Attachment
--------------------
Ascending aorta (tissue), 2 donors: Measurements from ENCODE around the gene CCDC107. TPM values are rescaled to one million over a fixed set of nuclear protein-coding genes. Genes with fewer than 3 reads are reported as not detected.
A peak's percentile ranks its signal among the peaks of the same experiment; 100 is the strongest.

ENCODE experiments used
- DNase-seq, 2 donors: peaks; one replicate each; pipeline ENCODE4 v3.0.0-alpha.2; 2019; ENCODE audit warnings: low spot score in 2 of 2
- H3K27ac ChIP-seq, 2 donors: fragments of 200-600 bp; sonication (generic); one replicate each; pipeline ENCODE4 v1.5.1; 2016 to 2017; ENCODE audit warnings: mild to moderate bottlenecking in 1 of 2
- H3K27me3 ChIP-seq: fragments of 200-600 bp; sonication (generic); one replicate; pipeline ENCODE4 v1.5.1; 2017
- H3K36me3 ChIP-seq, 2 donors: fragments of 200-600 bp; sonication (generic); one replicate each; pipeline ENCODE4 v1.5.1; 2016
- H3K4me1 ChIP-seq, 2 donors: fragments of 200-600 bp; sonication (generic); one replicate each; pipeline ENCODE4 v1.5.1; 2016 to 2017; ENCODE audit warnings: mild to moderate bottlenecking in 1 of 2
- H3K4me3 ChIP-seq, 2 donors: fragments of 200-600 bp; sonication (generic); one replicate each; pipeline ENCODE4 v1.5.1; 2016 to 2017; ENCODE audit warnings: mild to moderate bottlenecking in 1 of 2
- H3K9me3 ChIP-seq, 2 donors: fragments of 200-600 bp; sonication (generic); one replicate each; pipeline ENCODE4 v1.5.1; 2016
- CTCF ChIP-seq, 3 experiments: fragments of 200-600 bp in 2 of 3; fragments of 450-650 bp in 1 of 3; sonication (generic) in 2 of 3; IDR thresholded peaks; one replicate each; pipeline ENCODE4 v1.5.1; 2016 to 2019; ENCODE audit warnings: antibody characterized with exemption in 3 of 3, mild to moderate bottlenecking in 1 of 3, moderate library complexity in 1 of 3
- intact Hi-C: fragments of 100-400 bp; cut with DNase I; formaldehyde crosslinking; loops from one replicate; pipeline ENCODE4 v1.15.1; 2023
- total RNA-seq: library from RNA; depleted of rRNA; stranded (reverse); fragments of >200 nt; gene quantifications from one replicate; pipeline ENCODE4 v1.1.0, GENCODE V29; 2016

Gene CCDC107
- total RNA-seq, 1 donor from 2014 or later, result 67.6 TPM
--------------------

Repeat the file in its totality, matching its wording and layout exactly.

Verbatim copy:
Ascending aorta (tissue), 2 donors: Measurements from ENCODE around the gene CCDC107. TPM values are rescaled to one million over a fixed set of nuclear protein-coding genes. Genes with fewer than 3 reads are reported as not detected.
A peak's percentile ranks its signal among the peaks of the same experiment; 100 is the strongest.

ENCODE experiments used
- DNase-seq, 2 donors: peaks; one replicate each; pipeline ENCODE4 v3.0.0-alpha.2; 2019; ENCODE audit warnings: low spot score in 2 of 2
- H3K27ac ChIP-seq, 2 donors: fragments of 200-600 bp; sonication (generic); one replicate each; pipeline ENCODE4 v1.5.1; 2016 to 2017; ENCODE audit warnings: mild to moderate bottlenecking in 1 of 2
- H3K27me3 ChIP-seq: fragments of 200-600 bp; sonication (generic); one replicate; pipeline ENCODE4 v1.5.1; 2017
- H3K36me3 ChIP-seq, 2 donors: fragments of 200-600 bp; sonication (generic); one replicate each; pipeline ENCODE4 v1.5.1; 2016
- H3K4me1 ChIP-seq, 2 donors: fragments of 200-600 bp; sonication (generic); one replicate each; pipeline ENCODE4 v1.5.1; 2016 to 2017; ENCODE audit warnings: mild to moderate bottlenecking in 1 of 2
- H3K4me3 ChIP-seq, 2 donors: fragments of 200-600 bp; sonication (generic); one replicate each; pipeline ENCODE4 v1.5.1; 2016 to 2017; ENCODE audit warnings: mild to moderate bottlenecking in 1 of 2
- H3K9me3 ChIP-seq, 2 donors: fragments of 200-600 bp; sonication (generic); one replicate each; pipeline ENCODE4 v1.5.1; 2016
- CTCF ChIP-seq, 3 experiments: fragments of 200-600 bp in 2 of 3; fragments of 450-650 bp in 1 of 3; sonication (generic) in 2 of 3; IDR thresholded peaks; one replicate each; pipeline ENCODE4 v1.5.1; 2016 to 2019; ENCODE audit warnings: antibody characterized with exemption in 3 of 3, mild to moderate bottlenecking in 1 of 3, moderate library complexity in 1 of 3
- intact Hi-C: fragments of 100-400 bp; cut with DNase I; formaldehyde crosslinking; loops from one replicate; pipeline ENCODE4 v1.15.1; 2023
- total RNA-seq: library from RNA; depleted of rRNA; stranded (reverse); fragments of >200 nt; gene quantifications from one replicate; pipeline ENCODE4 v1.1.0, GENCODE V29; 2016

Gene CCDC107
- total RNA-seq, 1 donor from 2014 or later, result 67.6 TPM